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THE EVOLUTION OF INFORMATION TECH!IOLOGIES 11 manipulating digits are integrated circuits, computing technology, software, and photon~cs, as discussed below. Integrated Circuits The most powerful force of technology today is the expanding capabilities of silicon integrated circuits. A tiny chip of silicon can contain an electronic circuit consisting of hundreds of thousands of transistors and all the necessary interconnecting conductorsand its cost is only a few dollars. The circuitry on that chip is equivalent to about 10 years of work by a person soldering discrete components onto printed wiring boards. It is this tremendous unprovement in the economics of circuit assembly, coupled with similar improvements in the reliability of individual circuit functions, that accounts for the power of this technology. A common measure of progress in integrated circuit technology is the number of components that can be squeezed into a single-chip circuit. Figure 2 shows the exponential growth in components per chip over the past two decades, and a projection for the next decade. The number of components per chip of silicon is still increasing by a factor of 100 per decade. Today the limit is almost 1 million components on a chip; by 1990, it will be at least 5 million; and by the year 2000, between 10 and 100 million. 109 108 O7 COMPONENTS PER CHIP 1o6 105 104 103 1o2 10 YEAR PHYSICAL LIMIT X100 PER DECADE_ X1000 PER DECADE ~ 1 1 1960 1970 1980 1990 FIGURE 2 Changes in component density for silicon production, 1960 to 1990. SOURCE: AT&T Bell Laboratones.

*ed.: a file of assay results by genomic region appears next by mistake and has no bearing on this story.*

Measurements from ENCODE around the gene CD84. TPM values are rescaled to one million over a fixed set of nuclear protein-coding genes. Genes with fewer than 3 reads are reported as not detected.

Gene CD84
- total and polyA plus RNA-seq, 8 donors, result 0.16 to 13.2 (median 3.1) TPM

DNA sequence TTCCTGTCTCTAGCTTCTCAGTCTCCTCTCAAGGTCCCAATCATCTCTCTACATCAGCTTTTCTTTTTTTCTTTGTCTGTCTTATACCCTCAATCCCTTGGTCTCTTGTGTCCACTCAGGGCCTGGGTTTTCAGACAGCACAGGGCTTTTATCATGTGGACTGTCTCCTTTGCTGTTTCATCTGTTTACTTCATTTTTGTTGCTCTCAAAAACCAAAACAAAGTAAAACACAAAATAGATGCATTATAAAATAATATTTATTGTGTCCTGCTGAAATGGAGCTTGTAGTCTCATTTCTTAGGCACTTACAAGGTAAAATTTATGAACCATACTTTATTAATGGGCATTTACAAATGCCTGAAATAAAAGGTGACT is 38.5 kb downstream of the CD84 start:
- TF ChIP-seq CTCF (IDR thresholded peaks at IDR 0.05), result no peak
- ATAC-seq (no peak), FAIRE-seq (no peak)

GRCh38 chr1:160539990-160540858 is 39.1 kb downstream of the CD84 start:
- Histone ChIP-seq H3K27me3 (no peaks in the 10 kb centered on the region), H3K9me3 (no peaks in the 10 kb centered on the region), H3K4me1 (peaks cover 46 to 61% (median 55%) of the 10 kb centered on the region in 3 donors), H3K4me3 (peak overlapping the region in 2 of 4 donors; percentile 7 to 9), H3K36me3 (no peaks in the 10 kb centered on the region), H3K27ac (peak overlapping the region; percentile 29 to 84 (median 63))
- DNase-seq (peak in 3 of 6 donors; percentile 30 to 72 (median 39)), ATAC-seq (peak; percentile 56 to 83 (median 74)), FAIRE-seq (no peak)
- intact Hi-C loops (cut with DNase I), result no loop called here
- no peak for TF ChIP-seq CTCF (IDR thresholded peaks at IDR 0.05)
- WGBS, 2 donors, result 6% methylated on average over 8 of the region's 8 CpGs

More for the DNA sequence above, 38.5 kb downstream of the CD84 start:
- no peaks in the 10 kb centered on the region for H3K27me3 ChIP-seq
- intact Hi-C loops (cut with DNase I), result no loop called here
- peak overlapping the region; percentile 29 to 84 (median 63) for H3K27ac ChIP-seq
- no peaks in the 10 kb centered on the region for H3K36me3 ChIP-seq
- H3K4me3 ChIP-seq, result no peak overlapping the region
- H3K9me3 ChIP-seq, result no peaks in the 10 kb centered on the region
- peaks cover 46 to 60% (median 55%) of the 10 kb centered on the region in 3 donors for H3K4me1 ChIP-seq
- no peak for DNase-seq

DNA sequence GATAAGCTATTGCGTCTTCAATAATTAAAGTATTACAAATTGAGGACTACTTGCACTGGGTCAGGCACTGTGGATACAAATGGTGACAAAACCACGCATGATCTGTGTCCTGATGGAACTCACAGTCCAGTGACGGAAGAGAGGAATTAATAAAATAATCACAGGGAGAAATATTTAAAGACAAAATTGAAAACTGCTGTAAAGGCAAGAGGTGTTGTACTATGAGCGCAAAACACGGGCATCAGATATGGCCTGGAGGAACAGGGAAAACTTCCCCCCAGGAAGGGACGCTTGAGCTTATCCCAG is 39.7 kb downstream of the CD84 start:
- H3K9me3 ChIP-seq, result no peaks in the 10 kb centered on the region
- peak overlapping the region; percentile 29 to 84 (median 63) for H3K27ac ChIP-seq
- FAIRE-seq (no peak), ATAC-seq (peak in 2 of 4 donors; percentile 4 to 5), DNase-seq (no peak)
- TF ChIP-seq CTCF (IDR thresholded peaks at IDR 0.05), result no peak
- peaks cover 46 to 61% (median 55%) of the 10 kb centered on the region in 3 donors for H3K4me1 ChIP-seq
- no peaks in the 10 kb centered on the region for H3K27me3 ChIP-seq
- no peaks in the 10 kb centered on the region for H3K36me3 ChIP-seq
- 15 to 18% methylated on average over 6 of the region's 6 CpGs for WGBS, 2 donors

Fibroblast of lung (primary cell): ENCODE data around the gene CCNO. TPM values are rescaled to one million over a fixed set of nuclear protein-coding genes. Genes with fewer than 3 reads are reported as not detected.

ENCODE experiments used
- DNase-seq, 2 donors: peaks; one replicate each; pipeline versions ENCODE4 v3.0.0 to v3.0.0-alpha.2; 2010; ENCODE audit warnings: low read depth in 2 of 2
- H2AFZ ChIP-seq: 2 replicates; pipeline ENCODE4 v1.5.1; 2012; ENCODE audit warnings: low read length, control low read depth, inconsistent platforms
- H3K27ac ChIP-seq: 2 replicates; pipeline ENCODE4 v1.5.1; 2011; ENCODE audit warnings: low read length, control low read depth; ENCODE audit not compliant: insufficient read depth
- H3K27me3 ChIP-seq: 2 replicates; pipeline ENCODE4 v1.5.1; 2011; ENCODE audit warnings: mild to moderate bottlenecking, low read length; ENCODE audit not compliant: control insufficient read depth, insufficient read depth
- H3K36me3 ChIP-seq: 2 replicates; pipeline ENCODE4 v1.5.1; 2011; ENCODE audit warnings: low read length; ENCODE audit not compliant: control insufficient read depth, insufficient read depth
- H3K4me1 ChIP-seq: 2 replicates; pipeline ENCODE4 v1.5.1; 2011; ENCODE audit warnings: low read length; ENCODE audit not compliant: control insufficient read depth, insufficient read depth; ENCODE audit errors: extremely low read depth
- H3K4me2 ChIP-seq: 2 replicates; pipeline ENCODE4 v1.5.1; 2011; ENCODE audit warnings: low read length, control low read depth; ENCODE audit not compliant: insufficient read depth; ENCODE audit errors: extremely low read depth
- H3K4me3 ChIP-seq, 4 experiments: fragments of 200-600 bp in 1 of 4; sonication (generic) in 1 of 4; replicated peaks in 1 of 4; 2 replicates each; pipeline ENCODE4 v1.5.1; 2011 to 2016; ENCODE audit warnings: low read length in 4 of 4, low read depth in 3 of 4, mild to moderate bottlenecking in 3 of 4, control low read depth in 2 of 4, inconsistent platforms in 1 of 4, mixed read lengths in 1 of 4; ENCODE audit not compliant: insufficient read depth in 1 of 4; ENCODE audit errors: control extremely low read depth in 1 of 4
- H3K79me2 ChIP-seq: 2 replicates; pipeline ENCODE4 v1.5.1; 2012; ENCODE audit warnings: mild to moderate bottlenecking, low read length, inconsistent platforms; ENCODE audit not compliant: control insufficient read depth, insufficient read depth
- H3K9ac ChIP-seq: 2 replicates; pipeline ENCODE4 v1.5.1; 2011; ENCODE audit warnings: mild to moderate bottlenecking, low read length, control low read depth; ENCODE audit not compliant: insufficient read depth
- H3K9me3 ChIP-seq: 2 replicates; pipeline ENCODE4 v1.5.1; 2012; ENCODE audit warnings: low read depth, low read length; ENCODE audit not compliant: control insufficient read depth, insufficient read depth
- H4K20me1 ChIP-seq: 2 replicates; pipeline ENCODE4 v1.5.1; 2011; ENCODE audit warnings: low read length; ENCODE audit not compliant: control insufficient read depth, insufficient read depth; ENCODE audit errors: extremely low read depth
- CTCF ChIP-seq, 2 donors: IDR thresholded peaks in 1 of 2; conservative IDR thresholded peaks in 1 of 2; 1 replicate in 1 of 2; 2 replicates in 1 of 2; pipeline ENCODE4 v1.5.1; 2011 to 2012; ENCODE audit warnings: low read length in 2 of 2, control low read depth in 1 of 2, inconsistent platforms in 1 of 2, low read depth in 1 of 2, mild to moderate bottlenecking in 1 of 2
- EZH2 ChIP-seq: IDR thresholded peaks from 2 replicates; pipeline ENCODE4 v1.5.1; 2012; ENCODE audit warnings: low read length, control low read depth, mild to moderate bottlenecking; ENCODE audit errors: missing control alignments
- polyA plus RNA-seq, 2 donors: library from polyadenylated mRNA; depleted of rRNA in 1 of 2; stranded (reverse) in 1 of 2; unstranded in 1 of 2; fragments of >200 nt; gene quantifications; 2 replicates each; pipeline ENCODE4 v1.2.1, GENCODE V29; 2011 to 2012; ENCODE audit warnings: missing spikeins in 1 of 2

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12 JOHNS. MAYO The limits of integrated circuit technology as we know it today are determined basically by how big we can make a chip and how small we can make the line widths used to define a working transistor. These limits can easily be estimated by assuming the largest practical chip to be about 1,000 square millimeters, and the smallest transistor to be fabricated using O.1-micrometer (am) line widths (a length of about 400 silicon atoms). When reasonable space for electrical isolation and interconnections is allowed, the resulting limit is easily derived to be about 100 million components per chip. For such a chip, using known technology, electrical isolation and interconnections would consume approximately 90 percent of the chip area. The magic of the ever-expanding capabilities of integrated circuits will therefore be with us for at least another decade. Component reliability will continue to increase dramatically, and integrated circuit chips will perform more and more functions, ever faster and cheaper. This progress will make possible increasingly powerful, reliable, lower- cost digital systems and much more flexible approaches to systems design. Integrated circuit progress is making it possible to have digital systems everywhere, be they for computing, robotic control, office automation, or telecommunications. Clearly, this force will continue to be a major spur to further progress in the information technologies. Computing Technology Computing technology is a major beneficiary of the power of integrated circuits. Figure 3 shows the past trends in computer processing power and forecasts the future. Processing power is ex- pressed in millions of instructions per second (MIPS), and each data point in the figure represents a specific computer introduced into the marketplace. Most notable is the rapid progress in processing power of the single-chip computer or microcomputer, which has been doubling each year. Extrapolation of the trend of the last decade forecasts that microcomputers will have processing power comparable to that of minicomputers and large, general-puIpose mainframe computers (max- icomputers) by the early l990s. Because the computer is the "engine" of the Information Age, having the power of today's largest computers on a chip or even a few chips of silicon to go in automobiles, appliances, toys, offices, factories, and homes is a tremendous driving force. The trend curve of components per chip in Figure 2 showed that by 1990 integrated circuits will be within a factor of 10 of the physical limit of the technology known today. That implies the maxicomputers, minicomputers, and single-chip microcomputers as we now know them